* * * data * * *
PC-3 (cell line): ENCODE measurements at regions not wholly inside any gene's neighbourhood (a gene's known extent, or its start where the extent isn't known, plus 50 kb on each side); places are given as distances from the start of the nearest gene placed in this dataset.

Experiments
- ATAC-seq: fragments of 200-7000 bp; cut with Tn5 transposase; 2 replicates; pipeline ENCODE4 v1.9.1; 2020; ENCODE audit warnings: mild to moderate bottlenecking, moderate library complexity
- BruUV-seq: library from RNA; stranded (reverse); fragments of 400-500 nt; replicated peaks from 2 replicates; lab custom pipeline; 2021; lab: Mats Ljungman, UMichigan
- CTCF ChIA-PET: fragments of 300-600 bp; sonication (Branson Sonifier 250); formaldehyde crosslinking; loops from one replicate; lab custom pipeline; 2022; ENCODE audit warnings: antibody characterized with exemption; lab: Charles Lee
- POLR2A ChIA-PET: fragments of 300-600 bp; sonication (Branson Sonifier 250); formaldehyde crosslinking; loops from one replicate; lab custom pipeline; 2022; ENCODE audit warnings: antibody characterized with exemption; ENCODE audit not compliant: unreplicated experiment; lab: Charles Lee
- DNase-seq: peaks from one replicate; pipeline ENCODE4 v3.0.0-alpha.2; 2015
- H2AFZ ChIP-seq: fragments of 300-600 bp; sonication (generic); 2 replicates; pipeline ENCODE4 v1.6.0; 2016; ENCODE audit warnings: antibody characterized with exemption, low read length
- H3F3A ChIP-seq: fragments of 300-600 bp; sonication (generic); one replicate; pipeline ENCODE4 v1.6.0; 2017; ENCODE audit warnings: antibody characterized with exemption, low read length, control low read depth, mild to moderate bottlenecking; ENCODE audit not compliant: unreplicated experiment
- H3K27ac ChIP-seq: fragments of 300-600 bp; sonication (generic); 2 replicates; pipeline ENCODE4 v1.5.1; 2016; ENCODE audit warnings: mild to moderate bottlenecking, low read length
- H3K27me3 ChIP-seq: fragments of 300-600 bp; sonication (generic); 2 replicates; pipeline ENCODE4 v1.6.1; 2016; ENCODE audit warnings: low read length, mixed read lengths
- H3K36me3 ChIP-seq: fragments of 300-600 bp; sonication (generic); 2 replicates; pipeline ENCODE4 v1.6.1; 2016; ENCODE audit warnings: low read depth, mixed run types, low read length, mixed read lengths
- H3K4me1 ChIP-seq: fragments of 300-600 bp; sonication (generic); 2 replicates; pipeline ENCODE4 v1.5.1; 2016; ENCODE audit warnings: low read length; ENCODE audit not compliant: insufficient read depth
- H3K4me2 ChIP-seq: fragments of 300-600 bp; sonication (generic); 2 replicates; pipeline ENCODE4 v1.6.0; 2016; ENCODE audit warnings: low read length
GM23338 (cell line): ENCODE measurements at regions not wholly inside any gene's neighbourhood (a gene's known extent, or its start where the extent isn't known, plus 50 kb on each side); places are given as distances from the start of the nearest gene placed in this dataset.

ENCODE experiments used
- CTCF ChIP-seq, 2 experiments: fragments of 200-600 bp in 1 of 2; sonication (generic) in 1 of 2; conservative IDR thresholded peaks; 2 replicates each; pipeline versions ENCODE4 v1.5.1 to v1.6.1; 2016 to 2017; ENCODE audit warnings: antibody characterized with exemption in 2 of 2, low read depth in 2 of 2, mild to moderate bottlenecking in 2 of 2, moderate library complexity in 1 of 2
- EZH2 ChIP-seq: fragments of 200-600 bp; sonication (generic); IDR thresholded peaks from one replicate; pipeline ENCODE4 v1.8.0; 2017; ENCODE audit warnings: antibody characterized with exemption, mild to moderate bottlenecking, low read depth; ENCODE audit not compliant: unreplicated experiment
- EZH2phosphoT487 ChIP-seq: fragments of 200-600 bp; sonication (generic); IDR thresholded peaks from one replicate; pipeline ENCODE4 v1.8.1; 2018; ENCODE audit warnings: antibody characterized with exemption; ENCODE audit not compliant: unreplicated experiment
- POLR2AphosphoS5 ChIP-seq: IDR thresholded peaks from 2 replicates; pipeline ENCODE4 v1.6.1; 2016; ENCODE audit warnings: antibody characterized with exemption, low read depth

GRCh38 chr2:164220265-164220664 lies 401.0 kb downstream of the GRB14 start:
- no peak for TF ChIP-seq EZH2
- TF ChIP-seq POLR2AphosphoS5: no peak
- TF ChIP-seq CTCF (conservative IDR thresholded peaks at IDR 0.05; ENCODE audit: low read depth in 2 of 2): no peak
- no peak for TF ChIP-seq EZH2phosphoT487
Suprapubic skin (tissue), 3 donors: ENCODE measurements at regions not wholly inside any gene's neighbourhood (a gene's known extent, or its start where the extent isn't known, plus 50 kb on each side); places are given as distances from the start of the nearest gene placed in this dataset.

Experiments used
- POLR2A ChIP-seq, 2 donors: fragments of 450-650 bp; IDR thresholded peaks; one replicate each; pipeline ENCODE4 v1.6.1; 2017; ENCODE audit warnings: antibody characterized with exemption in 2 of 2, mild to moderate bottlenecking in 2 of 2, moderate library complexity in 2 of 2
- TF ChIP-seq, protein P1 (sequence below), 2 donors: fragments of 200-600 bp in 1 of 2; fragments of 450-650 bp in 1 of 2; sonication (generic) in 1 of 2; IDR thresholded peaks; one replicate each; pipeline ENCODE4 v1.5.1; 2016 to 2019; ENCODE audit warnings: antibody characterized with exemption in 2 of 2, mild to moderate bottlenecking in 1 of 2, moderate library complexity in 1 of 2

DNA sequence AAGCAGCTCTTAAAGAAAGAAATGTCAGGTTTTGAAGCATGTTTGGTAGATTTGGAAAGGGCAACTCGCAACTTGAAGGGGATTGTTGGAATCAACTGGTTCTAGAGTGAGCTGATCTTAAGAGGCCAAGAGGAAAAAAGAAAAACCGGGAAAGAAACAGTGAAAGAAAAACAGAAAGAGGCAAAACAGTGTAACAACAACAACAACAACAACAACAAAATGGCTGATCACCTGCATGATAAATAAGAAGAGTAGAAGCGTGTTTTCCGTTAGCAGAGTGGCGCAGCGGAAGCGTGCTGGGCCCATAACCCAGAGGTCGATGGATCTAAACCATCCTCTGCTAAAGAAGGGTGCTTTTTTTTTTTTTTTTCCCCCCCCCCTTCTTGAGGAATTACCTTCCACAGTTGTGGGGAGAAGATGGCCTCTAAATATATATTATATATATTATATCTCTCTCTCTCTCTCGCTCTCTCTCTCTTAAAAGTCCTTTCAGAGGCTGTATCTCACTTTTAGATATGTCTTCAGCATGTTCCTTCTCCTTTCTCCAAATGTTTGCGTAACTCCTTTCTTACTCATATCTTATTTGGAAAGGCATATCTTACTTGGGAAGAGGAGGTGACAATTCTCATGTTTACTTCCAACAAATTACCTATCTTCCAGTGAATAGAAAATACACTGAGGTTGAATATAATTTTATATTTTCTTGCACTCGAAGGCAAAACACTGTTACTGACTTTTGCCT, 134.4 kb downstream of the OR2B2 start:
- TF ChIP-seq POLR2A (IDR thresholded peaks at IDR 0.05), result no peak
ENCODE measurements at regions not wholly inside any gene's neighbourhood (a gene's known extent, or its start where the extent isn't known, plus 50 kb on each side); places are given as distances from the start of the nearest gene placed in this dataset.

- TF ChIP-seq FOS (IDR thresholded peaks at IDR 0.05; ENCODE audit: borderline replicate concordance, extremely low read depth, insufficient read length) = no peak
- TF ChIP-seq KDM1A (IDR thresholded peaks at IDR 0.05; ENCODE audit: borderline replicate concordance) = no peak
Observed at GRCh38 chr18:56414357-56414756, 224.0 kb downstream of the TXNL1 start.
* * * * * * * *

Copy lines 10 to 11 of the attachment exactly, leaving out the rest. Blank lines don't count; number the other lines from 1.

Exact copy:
- H3K27ac ChIP-seq: fragments of 300-600 bp; sonication (generic); 2 replicates; pipeline ENCODE4 v1.5.1; 2016; ENCODE audit warnings: mild to moderate bottlenecking, low read length
- H3K27me3 ChIP-seq: fragments of 300-600 bp; sonication (generic); 2 replicates; pipeline ENCODE4 v1.6.1; 2016; ENCODE audit warnings: low read length, mixed read lengths